Golf shocker: Phil Mickelson splits with longtime caddie Jim ‘Bones’ Mackay
Golf was already spinning on its axis in the aftermath of Tiger Woods’ arrest and a US Open set up to yield birdies, but it went into a real whirl at the news that Phil Mickelson was splitting with long-time caddie Jim “Bones” Mackay.
The five-time major winner, 47, and his faithful bagman had been together for an unprecedented 25 years and were considered a bedrock of the game but they announced their mutual separation in joint statements Tuesday.
Mackay, 52, worked for Mickelson for 41 of his 42 PGA Tour wins, all five major championship victories, 11 Ryder Cups and 11 Presidents Cups. They also finished runners-up in the US Open a record six times, as well as five other seconds and seven thirds in majors.
“Our decision is not based on a single incident. We just feel it’s the right time for change. Bones is one of the most knowledgeable and dedicated caddies in the world,” said Mickelson, who will have his younger brother Tim on the bag for the rest of the year.
The Mackay and Mickelson families are very close — Bones was introduced to his wife Jen by her best friend Amy Mickelson.
“My relationship and history with Bones far exceeds golf,” added Mickelson.
“He has been one of the most important and special people in my life since the day we met, and I will always be grateful for everything he has done for me.
“Amy and I, and our children, will always think of Bones, Jen, Oliver, and Emma as family.
“We are looking forward to sharing life and friendship with them forever.”
Mackay, who had double knee surgery at the end of last year, said: “When Phil hired me in 1992, I had one dream: to caddie in a Ryder Cup.
“Last year, at Hazeltine, Phil played in his 11th straight Ryder Cup. It was so cool to have a front-row seat.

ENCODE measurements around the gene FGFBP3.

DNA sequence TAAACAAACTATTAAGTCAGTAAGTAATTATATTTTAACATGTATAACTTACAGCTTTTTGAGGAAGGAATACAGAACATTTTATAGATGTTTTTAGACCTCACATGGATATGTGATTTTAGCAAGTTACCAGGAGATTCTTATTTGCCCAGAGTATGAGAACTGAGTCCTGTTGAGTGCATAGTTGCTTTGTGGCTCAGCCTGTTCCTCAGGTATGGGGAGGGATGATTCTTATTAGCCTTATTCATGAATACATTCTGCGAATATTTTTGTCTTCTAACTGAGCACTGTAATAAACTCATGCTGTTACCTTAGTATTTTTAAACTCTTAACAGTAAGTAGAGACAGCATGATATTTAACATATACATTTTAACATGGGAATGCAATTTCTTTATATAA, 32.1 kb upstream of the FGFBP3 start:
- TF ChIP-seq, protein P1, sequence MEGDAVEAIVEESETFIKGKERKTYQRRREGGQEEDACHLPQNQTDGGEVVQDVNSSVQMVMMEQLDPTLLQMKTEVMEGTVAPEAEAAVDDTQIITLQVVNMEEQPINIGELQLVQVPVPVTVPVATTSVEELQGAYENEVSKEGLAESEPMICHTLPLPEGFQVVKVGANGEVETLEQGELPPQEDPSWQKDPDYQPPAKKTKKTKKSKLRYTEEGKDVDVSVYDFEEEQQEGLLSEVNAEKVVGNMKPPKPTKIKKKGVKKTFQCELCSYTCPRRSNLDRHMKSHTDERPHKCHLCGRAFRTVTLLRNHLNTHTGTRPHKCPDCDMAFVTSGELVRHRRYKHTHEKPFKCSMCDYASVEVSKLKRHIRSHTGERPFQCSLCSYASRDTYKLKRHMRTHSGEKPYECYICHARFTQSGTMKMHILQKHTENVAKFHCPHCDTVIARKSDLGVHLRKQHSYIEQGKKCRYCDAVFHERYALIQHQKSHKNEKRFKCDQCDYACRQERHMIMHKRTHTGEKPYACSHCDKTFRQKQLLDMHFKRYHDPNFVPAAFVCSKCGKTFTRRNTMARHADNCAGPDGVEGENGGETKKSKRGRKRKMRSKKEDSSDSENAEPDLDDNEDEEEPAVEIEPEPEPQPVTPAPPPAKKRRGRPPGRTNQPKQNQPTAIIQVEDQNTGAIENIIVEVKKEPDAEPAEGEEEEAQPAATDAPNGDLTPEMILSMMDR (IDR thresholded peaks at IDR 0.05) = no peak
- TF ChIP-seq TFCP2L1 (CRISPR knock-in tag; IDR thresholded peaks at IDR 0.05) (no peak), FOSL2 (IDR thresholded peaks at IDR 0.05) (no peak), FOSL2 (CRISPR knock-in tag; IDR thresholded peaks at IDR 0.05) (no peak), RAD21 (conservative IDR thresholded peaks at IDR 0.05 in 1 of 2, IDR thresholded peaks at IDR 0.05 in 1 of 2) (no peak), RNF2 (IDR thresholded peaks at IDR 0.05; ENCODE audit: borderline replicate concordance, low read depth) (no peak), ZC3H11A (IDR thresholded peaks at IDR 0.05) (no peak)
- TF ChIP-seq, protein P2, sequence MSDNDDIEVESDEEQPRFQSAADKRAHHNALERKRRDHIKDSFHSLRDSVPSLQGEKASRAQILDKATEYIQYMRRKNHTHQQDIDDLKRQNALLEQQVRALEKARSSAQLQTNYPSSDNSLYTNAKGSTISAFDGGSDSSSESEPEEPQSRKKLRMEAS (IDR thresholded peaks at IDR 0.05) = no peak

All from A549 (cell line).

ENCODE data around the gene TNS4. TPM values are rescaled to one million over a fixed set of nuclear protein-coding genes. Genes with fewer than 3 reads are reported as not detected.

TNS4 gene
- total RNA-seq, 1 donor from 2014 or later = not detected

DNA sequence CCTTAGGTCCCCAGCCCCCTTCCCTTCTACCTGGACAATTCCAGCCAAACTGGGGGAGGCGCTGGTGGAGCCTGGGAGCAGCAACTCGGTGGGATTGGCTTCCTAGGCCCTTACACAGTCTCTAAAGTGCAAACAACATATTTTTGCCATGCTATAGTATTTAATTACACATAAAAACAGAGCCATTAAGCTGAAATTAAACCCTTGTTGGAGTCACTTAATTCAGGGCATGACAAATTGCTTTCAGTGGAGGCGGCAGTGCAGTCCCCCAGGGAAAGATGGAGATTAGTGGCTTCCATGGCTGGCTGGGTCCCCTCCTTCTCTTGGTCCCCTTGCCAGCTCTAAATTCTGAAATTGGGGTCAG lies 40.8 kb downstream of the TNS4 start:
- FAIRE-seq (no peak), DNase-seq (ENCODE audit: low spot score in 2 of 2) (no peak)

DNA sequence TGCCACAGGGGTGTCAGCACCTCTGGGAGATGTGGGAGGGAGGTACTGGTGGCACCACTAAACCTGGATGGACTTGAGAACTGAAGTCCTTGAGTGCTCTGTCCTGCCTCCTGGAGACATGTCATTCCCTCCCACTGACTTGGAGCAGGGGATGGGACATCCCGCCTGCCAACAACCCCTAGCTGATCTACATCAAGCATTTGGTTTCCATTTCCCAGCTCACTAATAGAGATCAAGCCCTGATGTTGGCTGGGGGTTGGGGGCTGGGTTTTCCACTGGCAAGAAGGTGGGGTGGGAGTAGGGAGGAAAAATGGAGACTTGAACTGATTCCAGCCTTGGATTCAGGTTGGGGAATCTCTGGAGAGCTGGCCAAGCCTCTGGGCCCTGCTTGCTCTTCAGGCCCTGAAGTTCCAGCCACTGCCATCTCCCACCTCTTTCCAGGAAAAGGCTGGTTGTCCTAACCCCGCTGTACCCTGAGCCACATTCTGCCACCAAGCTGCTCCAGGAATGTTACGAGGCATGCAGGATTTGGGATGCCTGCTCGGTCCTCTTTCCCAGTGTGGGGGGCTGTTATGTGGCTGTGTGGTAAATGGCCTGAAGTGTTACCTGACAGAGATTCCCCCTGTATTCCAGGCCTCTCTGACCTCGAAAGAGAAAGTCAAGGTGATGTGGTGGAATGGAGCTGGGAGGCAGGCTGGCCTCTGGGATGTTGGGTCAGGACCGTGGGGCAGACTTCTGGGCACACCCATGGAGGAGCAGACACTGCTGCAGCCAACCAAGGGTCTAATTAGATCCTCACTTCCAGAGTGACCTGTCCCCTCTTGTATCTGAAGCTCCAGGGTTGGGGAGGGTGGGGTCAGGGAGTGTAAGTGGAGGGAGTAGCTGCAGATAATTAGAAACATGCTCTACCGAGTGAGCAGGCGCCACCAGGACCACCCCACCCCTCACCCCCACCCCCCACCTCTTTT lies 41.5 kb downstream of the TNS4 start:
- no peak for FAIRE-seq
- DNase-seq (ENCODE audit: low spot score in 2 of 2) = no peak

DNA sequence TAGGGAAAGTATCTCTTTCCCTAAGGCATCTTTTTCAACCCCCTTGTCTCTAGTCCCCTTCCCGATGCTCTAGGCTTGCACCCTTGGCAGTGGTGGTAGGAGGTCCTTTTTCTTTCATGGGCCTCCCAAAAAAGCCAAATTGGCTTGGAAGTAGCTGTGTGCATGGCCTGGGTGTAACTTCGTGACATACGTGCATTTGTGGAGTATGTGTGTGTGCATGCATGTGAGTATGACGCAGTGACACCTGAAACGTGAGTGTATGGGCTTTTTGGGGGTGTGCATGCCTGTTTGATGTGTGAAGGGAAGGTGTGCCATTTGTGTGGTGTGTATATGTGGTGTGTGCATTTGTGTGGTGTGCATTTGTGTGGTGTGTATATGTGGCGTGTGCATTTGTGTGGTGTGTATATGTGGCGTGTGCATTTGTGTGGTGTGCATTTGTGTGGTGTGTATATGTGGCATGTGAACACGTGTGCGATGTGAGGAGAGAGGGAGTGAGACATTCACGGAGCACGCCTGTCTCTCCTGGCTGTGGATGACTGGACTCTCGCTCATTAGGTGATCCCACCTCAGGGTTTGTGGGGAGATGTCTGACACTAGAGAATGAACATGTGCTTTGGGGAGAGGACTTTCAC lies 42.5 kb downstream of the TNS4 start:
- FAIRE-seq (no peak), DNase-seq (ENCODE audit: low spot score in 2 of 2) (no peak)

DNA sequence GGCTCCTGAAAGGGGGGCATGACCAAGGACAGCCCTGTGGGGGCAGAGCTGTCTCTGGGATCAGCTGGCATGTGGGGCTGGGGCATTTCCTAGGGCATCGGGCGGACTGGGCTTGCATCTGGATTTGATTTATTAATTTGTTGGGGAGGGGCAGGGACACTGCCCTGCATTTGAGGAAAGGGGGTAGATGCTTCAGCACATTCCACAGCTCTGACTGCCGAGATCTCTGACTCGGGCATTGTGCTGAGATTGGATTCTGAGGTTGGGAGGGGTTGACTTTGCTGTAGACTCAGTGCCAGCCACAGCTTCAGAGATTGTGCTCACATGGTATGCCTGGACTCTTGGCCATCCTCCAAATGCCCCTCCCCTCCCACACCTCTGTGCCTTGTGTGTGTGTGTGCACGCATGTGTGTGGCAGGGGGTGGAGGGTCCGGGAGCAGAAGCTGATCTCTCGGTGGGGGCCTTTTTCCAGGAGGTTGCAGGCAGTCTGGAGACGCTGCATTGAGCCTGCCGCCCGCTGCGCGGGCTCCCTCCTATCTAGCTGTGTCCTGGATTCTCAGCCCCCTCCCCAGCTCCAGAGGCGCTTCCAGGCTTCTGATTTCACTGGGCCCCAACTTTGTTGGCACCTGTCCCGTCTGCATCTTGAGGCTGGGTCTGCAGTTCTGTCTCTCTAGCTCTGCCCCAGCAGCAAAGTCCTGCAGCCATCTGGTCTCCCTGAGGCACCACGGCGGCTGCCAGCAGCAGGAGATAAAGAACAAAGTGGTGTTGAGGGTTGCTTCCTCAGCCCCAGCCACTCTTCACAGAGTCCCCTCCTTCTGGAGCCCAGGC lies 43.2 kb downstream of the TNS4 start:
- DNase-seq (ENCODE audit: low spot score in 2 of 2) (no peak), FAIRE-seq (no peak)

“I wish Phil nothing but the best. His game is still at an elite level, and when he wins in the future (definitely the Masters), I will be among the first to congratulate him,” added Mackay, referring to the Augusta tournament that Mickelson has won three times.
The pair were famous for their on-course conversations as they studied a particular shot, with each offering impassioned opinions on the best course of action.
The swashbuckling Mickelson, as the boss, usually won the discussion.
But Bones was allowed one veto each year, which he added in his statement he was passing on to Tim. Phil Mickelson said vetoes were “non-transferable.”
Mickelson won three Masters between 2004-2010, the 2005 US PGA and the British Open in 2013, but has since had three seconds in majors to suggest he is still competitive at the top of the game despite his advancing years.
The left-hander missed last week’s US Open to attend his daughter’s graduation ceremony but Mackay still went to Erin Hills to scout the course in case a weather delay on the first day meant Mickelson could make his tee time.
Speaking to Golf Channel, Jordan Spieth said he was “shocked,” while Rory McIlroy conceded that “every player-caddie relationship runs its course.”
“I’m sure Phil and Bones are still best of friends off the course but there comes a time when you need something fresh,” McIlroy added.
Tim Mickelson is seven years younger than Phil and is a former golf coach at Arizona State before becoming an agent for promising Spaniard Jon Rahm.
In the modern game, caddies are far more than just bag carriers, and a world removed from the old image of an employee who should just “turn up, keep up and shut up.”
At the elite level they are highly professional and must fulfill a multitude of roles including psychologist, motivator, yardage calculator, green reader and companion.